|Tim Thomas on M&M: P.K. Subban’s act ‘a travesty to the game’||04.28.11 at 2:09 pm ET|
Bruins goaltender Tim Thomas joined Mut & Merloni Thursday to discuss the B’s Eastern Conference quarterfinals win over the Canadiens. In talking with Mike Mutnansky and Lou Merloni, Thomas said he does not respect the play of Habs defenseman P.K. Subban, who appeared to dive in an attempt to draw a penalty on Gregory Campbell with Montreal already on the power play late in the first period Wednesday.
“I have respect for the Montreal Canadiens team and the way they played that series and the way that they battled, but to be completely honest, I don’t have respect for actions like that,” Thomas said when asked about Subban. “That’s a travesty to the game. That’s not the way the game is supposed to be played. When I saw that happen in the first period, when he threw himself back on Campbell… it can be infuriating.
“If anything, it seems the refs let him get away with more, which I’m very surprised at. He’s making the refs look not good on a regular basis. He’s got enough talent, and he’s a good enough player that there’s no need for stuff like that.”
Thomas is not the first Bruin to publicly criticize Subban’s style of play. Center David Krejci was open about his feelings for the rookie defenseman after Game 1 of the series.
‘I don’t like him,’ Krejci said after Subban appeared to embellish on a play to draw a hooking call in the Habs’ 2-0 win. ‘I’m not going to say what I think about him, but I don’t like him.”
While Thomas is no fan of Subban’s play, he is clearly a supporter of the Canadiens’ netminder in Carey Price. Both Thomas and Price allowed 17 goals over the course of the series, and though they fought back on Feb. 9, there is clearly a mutual respect between the two.
“He battled hard from start to finish in that series,” Thomas said. “I’ve got to give him a lot of credit. As an opposing goalie, it’s team vs. team. You’re not really playing goalie vs. goalie. In this scenario, when the other goalie’s playing that well, he pushes me to be as good as I can be.
“There were moments where you just kept waiting for him to hopefully break. It just never happened. A lot of times, if you put enough pressure for a long enough time on the opposing goalie, they’ll break. That didn’t happen.”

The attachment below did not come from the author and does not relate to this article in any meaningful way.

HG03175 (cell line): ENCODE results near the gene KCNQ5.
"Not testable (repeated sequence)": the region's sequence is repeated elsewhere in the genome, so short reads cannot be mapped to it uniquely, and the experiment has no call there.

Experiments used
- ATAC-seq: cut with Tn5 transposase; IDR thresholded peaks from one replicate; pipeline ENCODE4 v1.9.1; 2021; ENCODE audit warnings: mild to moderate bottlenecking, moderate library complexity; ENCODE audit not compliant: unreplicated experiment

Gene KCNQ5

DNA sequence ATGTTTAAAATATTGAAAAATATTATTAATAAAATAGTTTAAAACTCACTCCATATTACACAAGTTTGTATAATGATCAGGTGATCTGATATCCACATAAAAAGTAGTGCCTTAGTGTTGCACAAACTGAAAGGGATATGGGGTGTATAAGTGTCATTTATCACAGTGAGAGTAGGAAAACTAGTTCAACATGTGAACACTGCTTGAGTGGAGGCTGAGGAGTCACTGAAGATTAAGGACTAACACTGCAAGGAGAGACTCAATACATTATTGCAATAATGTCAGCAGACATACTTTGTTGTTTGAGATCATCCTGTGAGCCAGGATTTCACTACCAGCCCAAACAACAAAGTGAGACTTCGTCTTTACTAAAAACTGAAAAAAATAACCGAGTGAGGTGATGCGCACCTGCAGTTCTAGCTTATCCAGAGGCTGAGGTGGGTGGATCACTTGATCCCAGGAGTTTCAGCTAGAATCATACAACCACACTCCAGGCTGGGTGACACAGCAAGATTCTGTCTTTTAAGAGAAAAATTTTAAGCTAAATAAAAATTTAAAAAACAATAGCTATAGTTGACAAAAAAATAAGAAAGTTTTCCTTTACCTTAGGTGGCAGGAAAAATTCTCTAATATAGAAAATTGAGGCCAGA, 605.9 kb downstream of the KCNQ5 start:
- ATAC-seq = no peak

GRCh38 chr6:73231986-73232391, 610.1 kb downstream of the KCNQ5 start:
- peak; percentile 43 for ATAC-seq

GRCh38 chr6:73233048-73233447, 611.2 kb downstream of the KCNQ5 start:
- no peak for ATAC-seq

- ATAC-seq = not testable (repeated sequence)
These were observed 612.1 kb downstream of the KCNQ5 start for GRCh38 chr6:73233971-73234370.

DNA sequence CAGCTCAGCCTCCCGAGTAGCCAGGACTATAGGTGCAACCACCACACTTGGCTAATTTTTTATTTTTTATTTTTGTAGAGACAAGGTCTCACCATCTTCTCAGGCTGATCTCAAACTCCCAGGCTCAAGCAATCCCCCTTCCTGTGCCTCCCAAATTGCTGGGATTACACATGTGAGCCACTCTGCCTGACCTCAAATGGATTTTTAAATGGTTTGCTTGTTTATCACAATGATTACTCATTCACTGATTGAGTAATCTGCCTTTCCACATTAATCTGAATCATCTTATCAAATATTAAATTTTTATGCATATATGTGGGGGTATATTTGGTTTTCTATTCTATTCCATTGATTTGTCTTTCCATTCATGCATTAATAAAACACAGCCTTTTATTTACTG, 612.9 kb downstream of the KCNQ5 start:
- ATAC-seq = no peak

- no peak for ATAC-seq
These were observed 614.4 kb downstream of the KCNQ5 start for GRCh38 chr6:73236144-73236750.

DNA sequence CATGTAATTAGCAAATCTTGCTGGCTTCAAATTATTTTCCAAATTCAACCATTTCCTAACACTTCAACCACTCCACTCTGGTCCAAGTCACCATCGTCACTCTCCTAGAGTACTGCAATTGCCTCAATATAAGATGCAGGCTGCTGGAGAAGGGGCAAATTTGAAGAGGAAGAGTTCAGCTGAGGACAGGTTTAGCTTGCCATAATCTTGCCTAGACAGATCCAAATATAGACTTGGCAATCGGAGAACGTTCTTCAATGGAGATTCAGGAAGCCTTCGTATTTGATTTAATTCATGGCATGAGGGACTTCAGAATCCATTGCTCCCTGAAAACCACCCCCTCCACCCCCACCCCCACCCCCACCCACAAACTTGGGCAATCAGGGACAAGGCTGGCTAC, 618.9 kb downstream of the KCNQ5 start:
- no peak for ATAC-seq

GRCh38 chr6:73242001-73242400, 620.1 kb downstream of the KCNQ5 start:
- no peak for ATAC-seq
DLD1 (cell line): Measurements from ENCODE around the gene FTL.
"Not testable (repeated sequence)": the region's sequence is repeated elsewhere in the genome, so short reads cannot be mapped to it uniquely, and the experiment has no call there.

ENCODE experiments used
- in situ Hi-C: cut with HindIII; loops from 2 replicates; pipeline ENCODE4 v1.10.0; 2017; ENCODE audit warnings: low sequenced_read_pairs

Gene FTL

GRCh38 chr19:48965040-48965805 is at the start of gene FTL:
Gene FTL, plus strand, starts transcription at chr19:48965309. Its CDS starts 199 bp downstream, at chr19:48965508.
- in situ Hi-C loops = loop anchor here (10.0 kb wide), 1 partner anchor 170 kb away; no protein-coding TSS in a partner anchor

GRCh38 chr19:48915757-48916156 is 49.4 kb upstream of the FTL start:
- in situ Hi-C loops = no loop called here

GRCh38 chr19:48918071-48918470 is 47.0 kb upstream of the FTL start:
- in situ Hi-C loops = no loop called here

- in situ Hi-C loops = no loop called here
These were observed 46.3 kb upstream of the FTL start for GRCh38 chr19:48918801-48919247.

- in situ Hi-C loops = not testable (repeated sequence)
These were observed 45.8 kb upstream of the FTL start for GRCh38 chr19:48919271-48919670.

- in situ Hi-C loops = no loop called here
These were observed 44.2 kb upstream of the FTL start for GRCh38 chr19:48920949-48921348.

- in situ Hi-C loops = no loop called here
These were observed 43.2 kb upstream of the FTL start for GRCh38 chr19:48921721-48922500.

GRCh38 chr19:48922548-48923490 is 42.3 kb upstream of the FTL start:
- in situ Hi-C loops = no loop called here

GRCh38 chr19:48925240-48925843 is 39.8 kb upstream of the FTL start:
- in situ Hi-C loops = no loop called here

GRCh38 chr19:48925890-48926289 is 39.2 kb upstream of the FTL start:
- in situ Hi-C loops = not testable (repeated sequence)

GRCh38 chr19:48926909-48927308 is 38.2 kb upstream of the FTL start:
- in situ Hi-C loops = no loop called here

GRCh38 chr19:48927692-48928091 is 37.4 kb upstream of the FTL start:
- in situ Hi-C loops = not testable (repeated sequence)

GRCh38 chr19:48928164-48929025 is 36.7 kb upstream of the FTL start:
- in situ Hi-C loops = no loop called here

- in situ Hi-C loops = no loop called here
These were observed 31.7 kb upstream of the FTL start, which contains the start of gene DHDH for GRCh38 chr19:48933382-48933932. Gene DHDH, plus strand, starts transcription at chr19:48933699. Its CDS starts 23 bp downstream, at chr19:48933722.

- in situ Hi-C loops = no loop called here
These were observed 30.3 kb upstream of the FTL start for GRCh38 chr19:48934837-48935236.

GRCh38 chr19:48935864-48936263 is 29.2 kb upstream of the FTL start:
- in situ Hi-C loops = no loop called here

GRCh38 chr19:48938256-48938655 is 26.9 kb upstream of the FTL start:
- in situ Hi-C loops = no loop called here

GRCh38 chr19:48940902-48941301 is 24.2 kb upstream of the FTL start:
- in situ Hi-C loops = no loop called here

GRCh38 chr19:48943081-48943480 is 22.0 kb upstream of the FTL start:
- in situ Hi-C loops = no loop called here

The Bruins will open the Eastern Conference semifinals Saturday in Philadelphia vs. the Flyers.
Don’t be fooled by Cam Neely.
The Bruins finally get their chance at revenge on the Flyers – and they want it badly.
“This probably gives you guys more to write about I’m sure,” Neely said with a grin following Boston’s 4-3 overtime over the Candiens in Game 7 of the Eastern Conference quarterfinals Wednesday. “We don’t have the same team as we did last year, and Philly doesn’t have the exact same team either. That’s certainly going to be mentioned a lot and talked a lot about, but first and foremost we’ve got to concern ourselves [with] how we play in that first game.”
At least Neely would recognize their next round opponent. The same could not be said for Tim Thomas.
“I told you, I have at least until midnight before I have to think about that,” Thomas said when asked repeatedly about the second-round series that opens Saturday afternoon at Wells Fargo Center.
Yes, the teams have tweaked their rosters, but they still have two of the most identifiable logos on the crests of their sweaters. Claude Julien wanted to focus on the fact that his team just beat another franchise with a pretty famous logo on its sweater – and did so in historic fashion.
“I mean, it is what it is and the fact is we got ourselves down two nothing in this series,” Julien said of overcoming the 0-2 hole against Montreal. “I think it was important for ourselves to get back into this series. There was a lot at stake in this series as well. We understand the rivalry between Montreal and Boston and it’s been there many times. And we also know the statistics of the winning percentages of both teams when they play each other.”
Then came Julien’s acknowledgment of the next opponent.
“It was a big deal for us and we really focused on that and there is no doubt that tonight, we knew winning this game would give us another opportunity to play Philly. If anything I think it’s going to make it interesting. I think a lot of people are going to be watching this to see how it develops, and we’re excited to have that opportunity.”
First round hero Nathan Horton wasn’t even on the Bruins team that couldn’t close out last year against the Flyers, but he senses the pain and the desire for redemption.
“Well, this is huge, and definitely with what happened last year, we can put that in the past now,” Horton said. “It’s a new year. We’ve gone through it. Anything can happen in the playoffs. You’re up three-nothing, or down two-nothing, and things can turn. You’ve just got to work through it, and be prepared to always continue to work until you get that fourth win, because like everyone says, it’s the hardest one to get.”
Now, if they can just repeat it three more times.
|Bruins Game 6 Live Blog: Canadiens lead Bruins in third||04.26.11 at 6:08 pm ET|
Join DJ Bean, Mike Petraglia and others at the Bell Centre for Game 6 of the Eastern Conference quarterfinals. The B’s can close out the series with a win over the Canadiens. The live blog fun starts at 6:30, with the puck being dropped after 7 p.m.